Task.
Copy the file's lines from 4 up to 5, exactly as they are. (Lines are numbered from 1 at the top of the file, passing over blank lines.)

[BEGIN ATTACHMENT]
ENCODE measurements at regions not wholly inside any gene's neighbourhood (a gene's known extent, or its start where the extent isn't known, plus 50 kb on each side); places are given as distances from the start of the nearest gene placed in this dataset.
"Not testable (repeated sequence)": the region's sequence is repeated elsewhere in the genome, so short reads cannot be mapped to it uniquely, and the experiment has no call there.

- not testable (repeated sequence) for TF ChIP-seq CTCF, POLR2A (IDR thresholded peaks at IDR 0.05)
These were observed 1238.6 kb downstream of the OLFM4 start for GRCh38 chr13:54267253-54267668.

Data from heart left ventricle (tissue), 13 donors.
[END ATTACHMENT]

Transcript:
These were observed 1238.6 kb downstream of the OLFM4 start for GRCh38 chr13:54267253-54267668.

Data from heart left ventricle (tissue), 13 donors.